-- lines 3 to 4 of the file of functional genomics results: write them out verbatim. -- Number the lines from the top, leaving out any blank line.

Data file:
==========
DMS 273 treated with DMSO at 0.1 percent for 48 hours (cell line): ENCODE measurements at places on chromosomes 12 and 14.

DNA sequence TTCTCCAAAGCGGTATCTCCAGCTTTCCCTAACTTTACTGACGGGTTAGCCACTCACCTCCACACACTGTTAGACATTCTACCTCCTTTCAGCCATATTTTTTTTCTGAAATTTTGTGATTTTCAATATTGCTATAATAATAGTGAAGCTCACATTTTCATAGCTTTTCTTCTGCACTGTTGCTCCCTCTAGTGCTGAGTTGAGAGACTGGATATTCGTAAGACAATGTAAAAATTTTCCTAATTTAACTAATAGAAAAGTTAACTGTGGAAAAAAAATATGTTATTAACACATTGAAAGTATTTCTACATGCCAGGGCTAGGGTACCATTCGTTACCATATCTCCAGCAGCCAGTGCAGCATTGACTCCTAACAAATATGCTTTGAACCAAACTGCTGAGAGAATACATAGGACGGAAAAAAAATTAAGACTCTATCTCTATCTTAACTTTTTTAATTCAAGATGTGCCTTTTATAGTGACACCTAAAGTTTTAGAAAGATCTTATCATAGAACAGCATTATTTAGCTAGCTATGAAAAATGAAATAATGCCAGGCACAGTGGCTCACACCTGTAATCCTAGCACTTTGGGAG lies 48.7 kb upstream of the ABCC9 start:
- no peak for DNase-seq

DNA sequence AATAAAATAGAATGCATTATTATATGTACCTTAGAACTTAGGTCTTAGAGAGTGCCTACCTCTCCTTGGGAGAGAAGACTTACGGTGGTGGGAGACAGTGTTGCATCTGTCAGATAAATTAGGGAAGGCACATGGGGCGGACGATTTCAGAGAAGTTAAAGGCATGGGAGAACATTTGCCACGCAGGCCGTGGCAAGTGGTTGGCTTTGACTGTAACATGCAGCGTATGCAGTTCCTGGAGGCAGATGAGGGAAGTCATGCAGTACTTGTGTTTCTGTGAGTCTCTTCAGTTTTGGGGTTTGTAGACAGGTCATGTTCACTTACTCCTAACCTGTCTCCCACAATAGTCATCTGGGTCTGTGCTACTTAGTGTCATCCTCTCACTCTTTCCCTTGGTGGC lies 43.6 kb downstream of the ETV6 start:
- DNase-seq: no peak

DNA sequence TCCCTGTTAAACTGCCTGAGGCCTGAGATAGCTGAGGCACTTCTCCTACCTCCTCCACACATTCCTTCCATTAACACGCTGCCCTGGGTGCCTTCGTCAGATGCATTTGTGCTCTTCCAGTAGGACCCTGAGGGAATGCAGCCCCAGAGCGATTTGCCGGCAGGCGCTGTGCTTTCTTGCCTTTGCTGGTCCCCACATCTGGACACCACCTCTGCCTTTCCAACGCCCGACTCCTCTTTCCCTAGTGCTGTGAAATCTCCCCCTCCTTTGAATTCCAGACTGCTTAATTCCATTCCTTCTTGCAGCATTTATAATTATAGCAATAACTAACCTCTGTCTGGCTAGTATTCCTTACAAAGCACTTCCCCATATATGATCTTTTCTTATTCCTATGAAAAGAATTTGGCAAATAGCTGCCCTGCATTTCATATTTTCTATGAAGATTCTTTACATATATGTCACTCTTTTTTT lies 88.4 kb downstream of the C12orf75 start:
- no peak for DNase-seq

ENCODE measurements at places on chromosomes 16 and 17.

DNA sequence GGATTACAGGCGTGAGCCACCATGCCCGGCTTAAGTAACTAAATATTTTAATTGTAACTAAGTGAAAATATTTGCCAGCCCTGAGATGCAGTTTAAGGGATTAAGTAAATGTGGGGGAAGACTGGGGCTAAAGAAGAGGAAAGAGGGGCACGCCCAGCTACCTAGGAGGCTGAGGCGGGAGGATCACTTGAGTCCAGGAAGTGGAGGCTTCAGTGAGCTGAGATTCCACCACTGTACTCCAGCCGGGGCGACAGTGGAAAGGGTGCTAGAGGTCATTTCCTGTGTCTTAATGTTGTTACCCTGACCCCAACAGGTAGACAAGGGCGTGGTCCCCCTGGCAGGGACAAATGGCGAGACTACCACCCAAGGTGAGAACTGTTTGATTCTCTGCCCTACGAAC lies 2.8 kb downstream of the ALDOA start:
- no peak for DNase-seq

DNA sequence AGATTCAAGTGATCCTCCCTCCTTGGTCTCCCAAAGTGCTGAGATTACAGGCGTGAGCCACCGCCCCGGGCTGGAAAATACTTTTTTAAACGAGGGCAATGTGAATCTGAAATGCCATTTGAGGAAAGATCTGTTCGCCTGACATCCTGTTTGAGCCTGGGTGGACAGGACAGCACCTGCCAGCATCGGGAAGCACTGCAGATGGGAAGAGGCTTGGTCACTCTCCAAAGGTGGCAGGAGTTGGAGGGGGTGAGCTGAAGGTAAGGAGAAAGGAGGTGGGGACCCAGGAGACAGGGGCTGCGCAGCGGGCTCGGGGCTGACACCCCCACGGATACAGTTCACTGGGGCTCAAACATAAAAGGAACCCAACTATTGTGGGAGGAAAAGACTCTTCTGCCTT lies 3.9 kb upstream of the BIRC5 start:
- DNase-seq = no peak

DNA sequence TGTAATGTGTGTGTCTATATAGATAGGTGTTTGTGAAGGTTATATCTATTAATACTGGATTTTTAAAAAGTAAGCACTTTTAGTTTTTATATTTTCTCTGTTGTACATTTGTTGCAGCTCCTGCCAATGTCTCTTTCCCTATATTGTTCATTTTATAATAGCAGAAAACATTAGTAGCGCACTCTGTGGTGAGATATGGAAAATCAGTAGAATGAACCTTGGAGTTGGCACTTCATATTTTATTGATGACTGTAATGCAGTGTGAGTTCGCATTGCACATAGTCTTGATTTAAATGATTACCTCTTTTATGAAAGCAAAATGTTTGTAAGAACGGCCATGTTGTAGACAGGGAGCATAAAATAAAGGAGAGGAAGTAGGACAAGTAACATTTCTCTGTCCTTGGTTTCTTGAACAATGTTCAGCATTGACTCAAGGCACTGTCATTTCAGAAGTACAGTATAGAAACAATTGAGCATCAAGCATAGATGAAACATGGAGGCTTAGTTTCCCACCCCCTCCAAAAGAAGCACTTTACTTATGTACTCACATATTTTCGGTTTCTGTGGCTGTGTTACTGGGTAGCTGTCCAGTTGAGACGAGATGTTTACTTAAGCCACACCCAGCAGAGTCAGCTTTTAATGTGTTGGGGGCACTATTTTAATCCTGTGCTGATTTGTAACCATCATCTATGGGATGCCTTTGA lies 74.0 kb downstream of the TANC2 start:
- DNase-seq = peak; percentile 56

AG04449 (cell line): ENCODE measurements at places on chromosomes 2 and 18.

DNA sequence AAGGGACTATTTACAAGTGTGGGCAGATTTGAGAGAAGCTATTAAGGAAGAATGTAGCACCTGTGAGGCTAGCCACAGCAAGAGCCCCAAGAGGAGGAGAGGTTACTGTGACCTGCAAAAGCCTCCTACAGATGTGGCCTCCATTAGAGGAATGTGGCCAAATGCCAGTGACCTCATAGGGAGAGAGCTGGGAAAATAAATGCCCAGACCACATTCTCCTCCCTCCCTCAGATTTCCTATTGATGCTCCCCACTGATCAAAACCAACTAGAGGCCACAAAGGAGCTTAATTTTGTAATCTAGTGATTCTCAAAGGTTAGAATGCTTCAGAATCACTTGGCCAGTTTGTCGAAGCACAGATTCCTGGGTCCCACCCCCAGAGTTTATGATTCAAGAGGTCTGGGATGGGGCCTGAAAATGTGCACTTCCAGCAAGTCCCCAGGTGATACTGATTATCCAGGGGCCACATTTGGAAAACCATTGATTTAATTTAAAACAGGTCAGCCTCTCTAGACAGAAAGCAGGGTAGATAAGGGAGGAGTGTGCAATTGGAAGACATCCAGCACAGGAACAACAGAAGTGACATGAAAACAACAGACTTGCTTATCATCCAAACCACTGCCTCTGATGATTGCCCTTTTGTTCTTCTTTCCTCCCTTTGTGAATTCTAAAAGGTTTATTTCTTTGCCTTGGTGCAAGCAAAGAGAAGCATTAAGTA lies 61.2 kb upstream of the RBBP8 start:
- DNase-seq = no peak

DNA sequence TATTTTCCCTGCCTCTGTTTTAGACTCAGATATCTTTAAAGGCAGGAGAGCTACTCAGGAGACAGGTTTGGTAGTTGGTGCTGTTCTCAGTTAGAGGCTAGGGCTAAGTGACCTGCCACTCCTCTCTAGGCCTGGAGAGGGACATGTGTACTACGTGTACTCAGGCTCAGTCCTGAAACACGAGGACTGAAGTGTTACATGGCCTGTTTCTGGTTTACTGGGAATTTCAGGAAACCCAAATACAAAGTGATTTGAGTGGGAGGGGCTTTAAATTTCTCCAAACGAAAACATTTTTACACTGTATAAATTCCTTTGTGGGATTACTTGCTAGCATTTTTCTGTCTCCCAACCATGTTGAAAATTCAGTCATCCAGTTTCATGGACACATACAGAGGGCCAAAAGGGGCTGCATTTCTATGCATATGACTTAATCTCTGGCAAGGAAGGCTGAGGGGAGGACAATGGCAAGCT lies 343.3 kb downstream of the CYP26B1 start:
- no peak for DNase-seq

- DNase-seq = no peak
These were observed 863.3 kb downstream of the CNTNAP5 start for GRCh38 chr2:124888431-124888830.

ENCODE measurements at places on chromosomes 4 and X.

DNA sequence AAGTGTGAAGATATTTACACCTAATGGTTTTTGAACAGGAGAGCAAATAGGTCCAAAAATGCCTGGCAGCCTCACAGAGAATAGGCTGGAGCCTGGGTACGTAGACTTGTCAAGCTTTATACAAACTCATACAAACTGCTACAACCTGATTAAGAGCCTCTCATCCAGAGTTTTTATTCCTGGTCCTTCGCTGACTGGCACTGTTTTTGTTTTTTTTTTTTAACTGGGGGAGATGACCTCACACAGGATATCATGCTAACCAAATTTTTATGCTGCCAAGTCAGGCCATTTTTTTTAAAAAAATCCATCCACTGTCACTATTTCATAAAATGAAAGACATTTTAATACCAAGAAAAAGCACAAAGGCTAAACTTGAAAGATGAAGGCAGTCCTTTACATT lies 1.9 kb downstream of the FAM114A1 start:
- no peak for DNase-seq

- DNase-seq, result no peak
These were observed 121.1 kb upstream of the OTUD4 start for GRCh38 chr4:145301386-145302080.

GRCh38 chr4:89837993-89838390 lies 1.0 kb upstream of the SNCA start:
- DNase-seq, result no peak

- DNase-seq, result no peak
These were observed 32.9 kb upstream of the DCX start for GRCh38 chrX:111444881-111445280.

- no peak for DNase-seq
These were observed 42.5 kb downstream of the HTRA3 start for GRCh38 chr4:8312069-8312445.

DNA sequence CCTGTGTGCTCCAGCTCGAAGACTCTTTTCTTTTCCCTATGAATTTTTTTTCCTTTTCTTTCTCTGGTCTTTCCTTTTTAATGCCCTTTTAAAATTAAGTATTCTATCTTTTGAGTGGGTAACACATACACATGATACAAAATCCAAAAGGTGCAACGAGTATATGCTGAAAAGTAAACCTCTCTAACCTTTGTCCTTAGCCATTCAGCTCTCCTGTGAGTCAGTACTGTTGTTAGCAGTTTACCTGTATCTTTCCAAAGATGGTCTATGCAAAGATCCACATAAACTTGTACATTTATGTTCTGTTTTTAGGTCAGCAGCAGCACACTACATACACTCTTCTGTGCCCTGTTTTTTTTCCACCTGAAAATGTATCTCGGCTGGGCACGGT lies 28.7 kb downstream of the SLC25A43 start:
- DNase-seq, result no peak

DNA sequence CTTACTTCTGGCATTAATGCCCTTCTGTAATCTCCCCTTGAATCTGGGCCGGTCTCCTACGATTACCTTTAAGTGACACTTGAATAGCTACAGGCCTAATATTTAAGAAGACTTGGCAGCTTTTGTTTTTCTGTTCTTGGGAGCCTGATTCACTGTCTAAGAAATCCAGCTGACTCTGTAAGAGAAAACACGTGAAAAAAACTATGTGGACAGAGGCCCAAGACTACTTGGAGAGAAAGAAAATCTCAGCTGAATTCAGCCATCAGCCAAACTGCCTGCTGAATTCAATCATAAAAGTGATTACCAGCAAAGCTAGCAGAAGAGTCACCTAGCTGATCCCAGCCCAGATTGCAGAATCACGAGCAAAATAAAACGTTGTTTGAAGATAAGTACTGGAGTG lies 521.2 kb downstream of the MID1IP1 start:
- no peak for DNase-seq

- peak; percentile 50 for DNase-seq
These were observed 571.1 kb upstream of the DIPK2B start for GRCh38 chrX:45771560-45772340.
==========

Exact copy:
- no peak for DNase-seq

DNA sequence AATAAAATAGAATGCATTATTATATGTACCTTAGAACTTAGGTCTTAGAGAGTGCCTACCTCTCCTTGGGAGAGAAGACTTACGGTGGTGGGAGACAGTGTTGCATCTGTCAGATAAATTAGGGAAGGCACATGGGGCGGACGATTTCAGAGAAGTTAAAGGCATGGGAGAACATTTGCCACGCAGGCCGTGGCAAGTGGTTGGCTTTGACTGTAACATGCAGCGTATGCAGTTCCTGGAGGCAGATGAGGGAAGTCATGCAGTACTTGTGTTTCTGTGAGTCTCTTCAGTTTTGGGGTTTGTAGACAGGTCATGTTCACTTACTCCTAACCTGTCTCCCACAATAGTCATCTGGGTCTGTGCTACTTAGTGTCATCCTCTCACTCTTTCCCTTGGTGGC lies 43.6 kb downstream of the ETV6 start: